Construction of new homes in Toronto delayed due to labour dispute

Vaughan, Ontario, CANADA


Vaughan, March 15, 2021 (GLOBE NEWSWIRE) -- Construction of much-needed new housing throughout the GTA is being delayed because Local 183 of the Labourers International Union of North America is preventing bricklayers from working for builders, despite a ruling handed down by the Ontario Labour Relations Board (OLRB).

This is all being done in an attempt to organize or interfere with stucco/EIFS contractors, who are represented by a rival trade union.

“This is happening at a time when the industry has been declared an essential service by government and we are struggling to keep pace with the demand for new housing in the face of COVID-19-related challenges,” says Richard Lyall, president of the Residential Construction Council of Ontario (RESCON). “As a result of the union’s illegal actions, thousands of homes will not be completed on time.”

On March 4, the OLRB ruled that Local 183 threatened an unlawful strike and committed acts that would lead bricklayers to engage in an unlawful strike, by illegally threatening builders with removing bricklayers from jobsites if they contracted stucco contractors not bound to a Local 183 collective agreement. Builders have no obligation to use a Local 183 stucco contractor to complete their houses. The union was ordered to cease and desist from such activities and post a copy of the board’s declarations on relevant notice boards, its website, notify builders and contractors directly or post in the Daily Commercial News.

The ruling was made in an unlawful strike application filed by the Toronto Residential Construction Labour Bureau (TRCLB) against Local 183 and the Masonry Contractors’ Association of Toronto.

However, Local 183 continues to disrupt the industry and not allow bricklaying contractors to perform work for builders if there is a non-Local 183 contractor on site. The union’s actions have forced delays in housing completions, preventing workers from earning a living. Delayed home closings are causing hardship for homebuyers. They need their new home as shelter for their families.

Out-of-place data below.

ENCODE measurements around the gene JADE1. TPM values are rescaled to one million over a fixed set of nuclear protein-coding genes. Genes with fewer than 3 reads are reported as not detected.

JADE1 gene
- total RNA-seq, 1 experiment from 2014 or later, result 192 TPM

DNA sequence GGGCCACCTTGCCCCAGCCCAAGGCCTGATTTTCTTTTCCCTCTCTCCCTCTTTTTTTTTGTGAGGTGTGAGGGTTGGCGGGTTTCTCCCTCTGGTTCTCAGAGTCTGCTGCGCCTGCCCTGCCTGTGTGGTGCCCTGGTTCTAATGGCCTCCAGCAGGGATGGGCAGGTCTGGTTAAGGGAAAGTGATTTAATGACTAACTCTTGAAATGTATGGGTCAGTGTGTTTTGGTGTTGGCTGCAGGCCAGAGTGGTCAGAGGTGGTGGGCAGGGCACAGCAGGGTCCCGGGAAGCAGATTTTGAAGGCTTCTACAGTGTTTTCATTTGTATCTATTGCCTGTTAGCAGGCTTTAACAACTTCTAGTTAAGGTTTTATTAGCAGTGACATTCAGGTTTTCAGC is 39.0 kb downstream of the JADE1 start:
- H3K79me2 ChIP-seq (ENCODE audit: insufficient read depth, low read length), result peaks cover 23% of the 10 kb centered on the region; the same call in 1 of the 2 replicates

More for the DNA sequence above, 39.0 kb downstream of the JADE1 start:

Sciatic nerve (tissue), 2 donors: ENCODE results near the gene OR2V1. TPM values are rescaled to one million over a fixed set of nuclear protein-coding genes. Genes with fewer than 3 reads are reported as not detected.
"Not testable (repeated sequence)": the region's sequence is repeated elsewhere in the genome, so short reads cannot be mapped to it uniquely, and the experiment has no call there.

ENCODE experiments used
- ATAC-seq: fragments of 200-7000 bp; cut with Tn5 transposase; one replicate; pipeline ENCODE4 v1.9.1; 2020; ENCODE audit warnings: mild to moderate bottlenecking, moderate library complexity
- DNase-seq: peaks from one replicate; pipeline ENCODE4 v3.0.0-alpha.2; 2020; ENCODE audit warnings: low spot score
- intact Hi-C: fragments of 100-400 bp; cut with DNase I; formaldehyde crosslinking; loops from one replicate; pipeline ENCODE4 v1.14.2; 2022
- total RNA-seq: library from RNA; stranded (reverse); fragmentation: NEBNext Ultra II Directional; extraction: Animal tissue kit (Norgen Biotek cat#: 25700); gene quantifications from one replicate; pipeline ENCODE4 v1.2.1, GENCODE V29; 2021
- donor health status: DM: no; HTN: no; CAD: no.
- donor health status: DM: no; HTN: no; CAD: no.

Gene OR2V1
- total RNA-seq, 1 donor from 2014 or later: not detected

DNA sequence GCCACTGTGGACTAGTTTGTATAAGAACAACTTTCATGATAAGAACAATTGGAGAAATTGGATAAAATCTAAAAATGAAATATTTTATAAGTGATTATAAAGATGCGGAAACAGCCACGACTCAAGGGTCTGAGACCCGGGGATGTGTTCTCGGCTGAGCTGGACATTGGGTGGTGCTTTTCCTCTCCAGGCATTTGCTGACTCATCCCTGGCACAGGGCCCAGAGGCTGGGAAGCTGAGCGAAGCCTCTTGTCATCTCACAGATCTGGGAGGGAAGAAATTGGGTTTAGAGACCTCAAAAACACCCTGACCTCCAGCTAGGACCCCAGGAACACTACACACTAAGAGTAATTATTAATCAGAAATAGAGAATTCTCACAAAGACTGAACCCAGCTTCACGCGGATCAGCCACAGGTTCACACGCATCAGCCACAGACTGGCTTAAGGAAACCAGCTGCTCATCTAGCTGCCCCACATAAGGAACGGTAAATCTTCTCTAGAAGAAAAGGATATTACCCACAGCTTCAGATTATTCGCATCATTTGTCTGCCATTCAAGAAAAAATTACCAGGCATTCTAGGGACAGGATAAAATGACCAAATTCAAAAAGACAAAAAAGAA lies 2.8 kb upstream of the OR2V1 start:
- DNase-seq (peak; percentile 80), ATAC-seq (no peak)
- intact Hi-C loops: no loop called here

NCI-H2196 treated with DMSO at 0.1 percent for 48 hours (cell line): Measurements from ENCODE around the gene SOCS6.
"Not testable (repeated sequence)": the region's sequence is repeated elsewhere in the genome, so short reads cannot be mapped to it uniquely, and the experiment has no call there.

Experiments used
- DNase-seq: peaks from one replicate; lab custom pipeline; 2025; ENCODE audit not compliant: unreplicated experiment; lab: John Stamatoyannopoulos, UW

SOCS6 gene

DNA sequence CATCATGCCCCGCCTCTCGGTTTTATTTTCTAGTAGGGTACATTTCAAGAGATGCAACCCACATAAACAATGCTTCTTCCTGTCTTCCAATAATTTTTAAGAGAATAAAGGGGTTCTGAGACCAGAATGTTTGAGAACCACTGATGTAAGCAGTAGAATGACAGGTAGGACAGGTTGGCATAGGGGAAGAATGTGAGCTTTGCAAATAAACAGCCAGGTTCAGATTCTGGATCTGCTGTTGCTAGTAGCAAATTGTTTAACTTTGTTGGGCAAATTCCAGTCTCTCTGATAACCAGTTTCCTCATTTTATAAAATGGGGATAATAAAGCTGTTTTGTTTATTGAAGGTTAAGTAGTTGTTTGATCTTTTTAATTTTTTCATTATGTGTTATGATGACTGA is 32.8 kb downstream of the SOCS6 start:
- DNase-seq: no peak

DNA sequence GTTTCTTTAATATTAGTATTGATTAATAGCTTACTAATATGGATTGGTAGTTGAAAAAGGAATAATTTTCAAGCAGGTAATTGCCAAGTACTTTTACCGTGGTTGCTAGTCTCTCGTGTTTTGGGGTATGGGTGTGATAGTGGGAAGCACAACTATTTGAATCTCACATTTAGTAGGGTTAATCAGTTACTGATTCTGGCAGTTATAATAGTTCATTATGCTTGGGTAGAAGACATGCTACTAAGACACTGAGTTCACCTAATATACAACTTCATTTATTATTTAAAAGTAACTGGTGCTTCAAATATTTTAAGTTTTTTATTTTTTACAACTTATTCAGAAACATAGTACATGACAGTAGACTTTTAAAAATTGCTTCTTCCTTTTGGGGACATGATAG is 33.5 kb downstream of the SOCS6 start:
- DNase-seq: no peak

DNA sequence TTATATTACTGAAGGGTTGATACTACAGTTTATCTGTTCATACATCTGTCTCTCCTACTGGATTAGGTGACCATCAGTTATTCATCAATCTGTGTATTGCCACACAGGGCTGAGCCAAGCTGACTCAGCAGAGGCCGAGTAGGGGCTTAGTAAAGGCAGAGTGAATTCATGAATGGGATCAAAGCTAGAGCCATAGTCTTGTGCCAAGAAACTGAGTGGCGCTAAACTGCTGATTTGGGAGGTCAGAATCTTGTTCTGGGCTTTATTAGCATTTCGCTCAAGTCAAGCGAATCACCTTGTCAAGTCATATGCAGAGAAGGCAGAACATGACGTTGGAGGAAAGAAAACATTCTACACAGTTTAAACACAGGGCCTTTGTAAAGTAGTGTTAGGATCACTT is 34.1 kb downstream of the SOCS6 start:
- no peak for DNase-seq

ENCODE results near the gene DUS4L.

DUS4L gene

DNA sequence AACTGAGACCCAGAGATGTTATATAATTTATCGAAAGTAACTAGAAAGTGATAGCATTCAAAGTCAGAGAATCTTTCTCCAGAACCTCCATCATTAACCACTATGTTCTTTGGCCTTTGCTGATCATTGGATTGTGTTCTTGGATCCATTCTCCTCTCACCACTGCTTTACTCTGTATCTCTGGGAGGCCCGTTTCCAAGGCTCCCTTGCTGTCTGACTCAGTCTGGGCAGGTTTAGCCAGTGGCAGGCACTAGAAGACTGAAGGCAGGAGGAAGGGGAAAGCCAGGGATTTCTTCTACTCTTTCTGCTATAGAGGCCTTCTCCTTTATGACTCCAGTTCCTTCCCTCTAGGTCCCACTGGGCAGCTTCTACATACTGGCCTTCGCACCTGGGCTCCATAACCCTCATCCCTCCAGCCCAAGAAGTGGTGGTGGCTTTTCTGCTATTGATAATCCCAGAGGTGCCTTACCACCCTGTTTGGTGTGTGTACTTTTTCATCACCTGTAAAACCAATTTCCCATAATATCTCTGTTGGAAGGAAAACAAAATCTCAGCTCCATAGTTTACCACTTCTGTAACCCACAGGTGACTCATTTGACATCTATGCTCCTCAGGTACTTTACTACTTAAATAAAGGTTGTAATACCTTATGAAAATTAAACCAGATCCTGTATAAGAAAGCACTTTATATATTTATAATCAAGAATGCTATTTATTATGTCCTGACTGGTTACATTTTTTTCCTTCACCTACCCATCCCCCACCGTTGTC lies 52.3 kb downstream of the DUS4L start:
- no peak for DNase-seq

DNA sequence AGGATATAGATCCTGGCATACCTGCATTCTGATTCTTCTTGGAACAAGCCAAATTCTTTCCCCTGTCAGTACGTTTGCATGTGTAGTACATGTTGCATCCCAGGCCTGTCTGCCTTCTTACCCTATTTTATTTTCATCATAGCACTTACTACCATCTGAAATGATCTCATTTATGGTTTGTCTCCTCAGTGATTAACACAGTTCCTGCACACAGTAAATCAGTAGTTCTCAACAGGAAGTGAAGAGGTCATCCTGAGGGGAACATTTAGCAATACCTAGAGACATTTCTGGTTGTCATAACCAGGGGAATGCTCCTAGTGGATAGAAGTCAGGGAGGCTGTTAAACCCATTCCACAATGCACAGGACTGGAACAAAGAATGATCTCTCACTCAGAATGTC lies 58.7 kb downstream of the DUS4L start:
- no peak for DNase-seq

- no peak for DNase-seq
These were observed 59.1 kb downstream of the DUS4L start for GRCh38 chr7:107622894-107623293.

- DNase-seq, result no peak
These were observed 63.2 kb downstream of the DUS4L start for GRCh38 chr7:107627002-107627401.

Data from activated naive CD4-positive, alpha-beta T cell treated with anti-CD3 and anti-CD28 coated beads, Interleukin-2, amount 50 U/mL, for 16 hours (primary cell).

"The actions of Local 183 are very disturbing and selfish, given the negative impact on homebuyers and workers within the residential construction industry," says Ron Johnson, executive director of the Interior Systems Contractors Association (ISCA). "Local 183's continued actions contravene the OLRB's order and continue to negatively affect homebuyers."

Gary Campacci, president and one of the owners of Woodbridge, Ont.-based DuROCK Alfacing International Ltd., which manufactures exterior insulation finish systems (EIFS), says the union has stopped work for EIFS and masonry contractors despite the ruling.

“This has resulted in essential workers not being able to go to work to support their families,” he says. “After months of litigation, there are many builders still not able to complete their homes, resulting in closing delays.” All this, even though the labour board has already ruled the union’s activities are illegal.

The dispute comes at a time when Ontario is in the midst of a housing shortage and builders are trying to make up for lost time while dealing with COVID-19. Reports suggest the industry needs to build 75,000 new homes per year over the next 24 years just to keep up with demand, but is short 12,000 units per year.

“Contractors continue to build much-needed housing during this pandemic, but Local 183 is now throwing a wrench into the works,” states Michael DeGasperis, president and CEO of Arista Homes. “The actions by Local 183 are shameful acts of unlawful intimidation and interference without apparent regard to the thousands of new home buyers affected by late closings.”

Local 183 must stop interfering and delaying the construction of new homes and abide by the OLRB ruling.

Background on RESCON: RESCON is the province’s leading association of residential builders committed to providing leadership and fostering innovation in the industry.

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Attachments

01-Decision - March 04, 2021.pdf

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